Kalisa Villafana became the first black female graduate to earn a doctoral degree in nuclear physics at Florida State University.
Villafana made history when she was hooded during the first of two commencement ceremonies at FSU.
Kalisa from Trinidad and Tobago is a lover of math and science. She received her undergraduate degree from Florida A&M University and then returned to Trinidad and Tobago to work.
After a year away, she new that she wanted to achieve more and set her sights on an advanced degree that would provide greater career opportunities so she decided to return to Florida, this time at FSU.
“When it comes to a Ph.D. program you have to feel like you’re going to thrive and the people there want you to succeed. That was what I got from FSU. None of the other schools I visited gave me that energy.”
Whilst at FSU, Villafana acted as a mentor to ethnic minority students with the sole goal of helping them to pursue graduate studies. She stated that she hopes to continue to pay it forward by helping young people attend school in her home country of Trinidad and Tobago.
“I want to show them how to get to the next point. In Trinidad, many people don’t know how to get to the United States and get a Ph.D. that’s paid for by the school. They don’t know how to go from being an international student from the islands to a doctor in the U.S.”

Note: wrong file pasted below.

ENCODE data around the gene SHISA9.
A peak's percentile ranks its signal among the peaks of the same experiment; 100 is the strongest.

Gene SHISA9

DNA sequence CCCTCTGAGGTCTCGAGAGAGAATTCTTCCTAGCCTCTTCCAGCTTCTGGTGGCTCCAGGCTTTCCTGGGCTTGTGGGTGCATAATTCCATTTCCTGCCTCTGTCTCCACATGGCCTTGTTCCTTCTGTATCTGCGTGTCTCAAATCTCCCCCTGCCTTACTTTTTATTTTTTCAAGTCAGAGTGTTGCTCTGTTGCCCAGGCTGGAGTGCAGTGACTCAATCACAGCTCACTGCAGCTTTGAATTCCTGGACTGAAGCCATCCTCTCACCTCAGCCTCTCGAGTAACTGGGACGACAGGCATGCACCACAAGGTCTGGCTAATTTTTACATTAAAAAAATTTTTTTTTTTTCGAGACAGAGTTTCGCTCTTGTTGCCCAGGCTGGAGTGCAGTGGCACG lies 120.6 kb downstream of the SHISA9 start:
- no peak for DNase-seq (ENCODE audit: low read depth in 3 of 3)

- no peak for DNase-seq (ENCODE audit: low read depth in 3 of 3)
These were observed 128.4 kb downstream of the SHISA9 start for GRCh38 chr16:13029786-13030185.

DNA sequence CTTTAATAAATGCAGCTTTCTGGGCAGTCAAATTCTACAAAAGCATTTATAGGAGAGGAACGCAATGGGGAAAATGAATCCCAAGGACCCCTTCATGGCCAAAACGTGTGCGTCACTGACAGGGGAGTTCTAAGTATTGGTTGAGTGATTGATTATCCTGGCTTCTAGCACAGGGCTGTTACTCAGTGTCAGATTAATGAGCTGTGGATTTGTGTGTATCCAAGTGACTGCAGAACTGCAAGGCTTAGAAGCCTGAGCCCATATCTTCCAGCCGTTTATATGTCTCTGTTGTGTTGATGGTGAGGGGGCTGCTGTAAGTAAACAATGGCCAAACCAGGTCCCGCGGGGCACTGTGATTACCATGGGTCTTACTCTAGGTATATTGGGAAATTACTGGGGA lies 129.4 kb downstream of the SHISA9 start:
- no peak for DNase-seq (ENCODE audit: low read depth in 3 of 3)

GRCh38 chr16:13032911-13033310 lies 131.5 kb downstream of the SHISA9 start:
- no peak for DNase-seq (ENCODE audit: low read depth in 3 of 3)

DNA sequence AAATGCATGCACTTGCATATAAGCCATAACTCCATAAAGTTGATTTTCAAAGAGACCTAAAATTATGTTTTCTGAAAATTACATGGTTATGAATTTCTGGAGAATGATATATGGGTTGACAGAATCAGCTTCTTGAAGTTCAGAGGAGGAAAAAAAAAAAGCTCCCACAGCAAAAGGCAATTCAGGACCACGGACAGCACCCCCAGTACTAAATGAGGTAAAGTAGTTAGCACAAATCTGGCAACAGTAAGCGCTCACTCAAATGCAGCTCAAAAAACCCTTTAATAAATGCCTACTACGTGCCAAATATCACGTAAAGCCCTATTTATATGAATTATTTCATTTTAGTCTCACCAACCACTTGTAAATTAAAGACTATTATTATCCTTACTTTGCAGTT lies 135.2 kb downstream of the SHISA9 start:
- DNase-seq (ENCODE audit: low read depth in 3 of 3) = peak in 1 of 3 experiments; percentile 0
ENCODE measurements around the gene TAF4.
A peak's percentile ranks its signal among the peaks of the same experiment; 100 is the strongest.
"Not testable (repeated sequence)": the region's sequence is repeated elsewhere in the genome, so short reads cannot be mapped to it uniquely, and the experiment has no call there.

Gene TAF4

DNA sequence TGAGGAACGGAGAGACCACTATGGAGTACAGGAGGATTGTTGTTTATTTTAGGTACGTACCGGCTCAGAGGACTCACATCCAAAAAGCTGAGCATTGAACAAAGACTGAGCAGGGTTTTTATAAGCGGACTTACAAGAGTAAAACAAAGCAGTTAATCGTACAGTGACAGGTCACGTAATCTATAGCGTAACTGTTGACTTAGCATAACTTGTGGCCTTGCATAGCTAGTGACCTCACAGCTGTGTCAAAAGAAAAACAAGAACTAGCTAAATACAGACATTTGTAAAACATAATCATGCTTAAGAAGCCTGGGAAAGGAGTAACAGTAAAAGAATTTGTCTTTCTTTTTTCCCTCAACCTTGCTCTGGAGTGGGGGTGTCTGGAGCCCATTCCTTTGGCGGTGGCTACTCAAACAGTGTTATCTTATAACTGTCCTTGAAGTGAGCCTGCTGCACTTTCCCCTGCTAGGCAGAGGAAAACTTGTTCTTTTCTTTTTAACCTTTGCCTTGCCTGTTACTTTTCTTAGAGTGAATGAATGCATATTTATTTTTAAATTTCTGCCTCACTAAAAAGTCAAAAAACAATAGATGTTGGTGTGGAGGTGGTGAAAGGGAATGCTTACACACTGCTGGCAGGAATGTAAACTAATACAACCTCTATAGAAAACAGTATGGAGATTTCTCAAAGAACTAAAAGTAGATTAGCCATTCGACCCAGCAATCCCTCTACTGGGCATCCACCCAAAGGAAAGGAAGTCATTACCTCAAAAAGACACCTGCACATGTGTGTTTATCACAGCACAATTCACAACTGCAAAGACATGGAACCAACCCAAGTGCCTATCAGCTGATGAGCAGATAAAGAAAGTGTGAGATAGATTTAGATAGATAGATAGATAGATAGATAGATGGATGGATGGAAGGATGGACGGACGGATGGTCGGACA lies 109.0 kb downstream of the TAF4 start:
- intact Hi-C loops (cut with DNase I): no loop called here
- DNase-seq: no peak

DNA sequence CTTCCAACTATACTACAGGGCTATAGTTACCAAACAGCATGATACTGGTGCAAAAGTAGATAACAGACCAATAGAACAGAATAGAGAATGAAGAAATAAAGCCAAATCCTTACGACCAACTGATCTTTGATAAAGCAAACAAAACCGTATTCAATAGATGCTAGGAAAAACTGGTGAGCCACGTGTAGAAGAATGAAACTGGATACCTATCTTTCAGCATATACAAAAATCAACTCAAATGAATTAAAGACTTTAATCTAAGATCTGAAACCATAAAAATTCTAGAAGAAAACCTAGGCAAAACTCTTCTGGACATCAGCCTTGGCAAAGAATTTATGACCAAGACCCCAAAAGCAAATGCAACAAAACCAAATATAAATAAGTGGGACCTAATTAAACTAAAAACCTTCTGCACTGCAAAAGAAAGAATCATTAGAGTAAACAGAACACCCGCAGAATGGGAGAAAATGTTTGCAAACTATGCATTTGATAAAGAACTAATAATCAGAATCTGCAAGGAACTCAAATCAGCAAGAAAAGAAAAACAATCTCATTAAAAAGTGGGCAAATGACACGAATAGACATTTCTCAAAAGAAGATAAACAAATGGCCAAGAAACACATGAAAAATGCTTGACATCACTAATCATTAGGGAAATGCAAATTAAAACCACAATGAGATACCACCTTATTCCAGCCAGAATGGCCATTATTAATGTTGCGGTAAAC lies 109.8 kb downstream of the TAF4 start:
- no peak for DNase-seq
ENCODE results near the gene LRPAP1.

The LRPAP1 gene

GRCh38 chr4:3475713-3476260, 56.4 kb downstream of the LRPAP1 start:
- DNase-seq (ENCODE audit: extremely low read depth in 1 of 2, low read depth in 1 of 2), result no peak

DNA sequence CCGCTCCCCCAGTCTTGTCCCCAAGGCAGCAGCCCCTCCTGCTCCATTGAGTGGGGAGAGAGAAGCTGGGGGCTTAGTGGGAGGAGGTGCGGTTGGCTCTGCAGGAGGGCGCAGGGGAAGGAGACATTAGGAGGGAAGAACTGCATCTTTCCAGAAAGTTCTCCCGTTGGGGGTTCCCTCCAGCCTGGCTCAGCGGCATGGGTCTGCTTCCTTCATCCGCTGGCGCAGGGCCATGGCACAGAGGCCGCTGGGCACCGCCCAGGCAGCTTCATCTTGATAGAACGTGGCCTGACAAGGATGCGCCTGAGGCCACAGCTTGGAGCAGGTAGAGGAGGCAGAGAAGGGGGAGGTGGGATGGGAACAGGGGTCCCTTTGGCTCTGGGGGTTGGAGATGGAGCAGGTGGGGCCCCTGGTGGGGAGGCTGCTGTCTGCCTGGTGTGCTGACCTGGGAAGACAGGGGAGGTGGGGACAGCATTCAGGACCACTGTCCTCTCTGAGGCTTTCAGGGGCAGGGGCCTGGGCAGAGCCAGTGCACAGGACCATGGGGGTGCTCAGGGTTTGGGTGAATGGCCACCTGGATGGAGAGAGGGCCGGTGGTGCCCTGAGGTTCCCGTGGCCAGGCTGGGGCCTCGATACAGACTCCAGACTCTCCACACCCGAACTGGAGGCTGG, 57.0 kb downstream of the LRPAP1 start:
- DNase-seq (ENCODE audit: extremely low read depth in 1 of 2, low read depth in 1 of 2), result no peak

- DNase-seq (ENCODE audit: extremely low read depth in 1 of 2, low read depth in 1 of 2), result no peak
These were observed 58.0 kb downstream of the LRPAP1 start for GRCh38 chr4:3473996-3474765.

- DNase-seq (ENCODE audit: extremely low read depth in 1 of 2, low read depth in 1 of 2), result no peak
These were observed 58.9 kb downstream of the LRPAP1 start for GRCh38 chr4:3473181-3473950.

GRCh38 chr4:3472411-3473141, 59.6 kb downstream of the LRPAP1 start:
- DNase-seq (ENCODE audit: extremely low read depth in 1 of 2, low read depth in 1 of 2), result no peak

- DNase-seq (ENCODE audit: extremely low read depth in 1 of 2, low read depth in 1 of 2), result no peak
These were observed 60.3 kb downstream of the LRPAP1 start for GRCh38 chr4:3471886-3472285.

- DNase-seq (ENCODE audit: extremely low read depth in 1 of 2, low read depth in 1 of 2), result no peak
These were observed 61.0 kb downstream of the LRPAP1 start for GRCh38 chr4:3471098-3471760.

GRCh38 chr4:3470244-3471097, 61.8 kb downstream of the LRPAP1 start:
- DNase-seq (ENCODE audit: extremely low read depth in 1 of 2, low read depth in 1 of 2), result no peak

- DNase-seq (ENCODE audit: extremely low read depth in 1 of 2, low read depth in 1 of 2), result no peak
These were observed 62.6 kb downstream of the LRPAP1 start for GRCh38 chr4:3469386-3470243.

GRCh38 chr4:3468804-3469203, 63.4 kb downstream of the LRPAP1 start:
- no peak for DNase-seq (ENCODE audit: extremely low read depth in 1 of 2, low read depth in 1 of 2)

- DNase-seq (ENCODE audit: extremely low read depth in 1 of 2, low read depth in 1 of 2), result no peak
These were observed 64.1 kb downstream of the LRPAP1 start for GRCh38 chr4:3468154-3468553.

Villafana ultimately aspires to work as a medical physicist specializing in cancer research but her current plan is to work as a process engineer for the Intel Corporation in Arizona.
Villafana graduated alongside two other women, Rebeka Lubna and Maria Anastasiou, who graduated with their doctorates in nuclear physics — another historic milestone for the university.
“Hopefully, other young girls are motivated when they see us, even though the field is predominantly white and male,” Villafana said. “Hopefully, they see that they too can be a physicist. You may not see a lot of us, but we’re there. We’re out there.”
Villafana became the 96th black woman in the country with a Ph.D. in physics.
“I hope that it would encourage other young men and other young minorities and in general pursue their passions even if the people or the majority of people in the field don’t look like you,” said Kalisa.
Her research has also been featured in top science journals.
“I’ve wanted to quit before like you would do in a lot of challenge and experiences but I feel like he made sure that I did not and the Florida State University physicist department really made sure that I did not and I feel like that’s the reason why I’m here at this point,”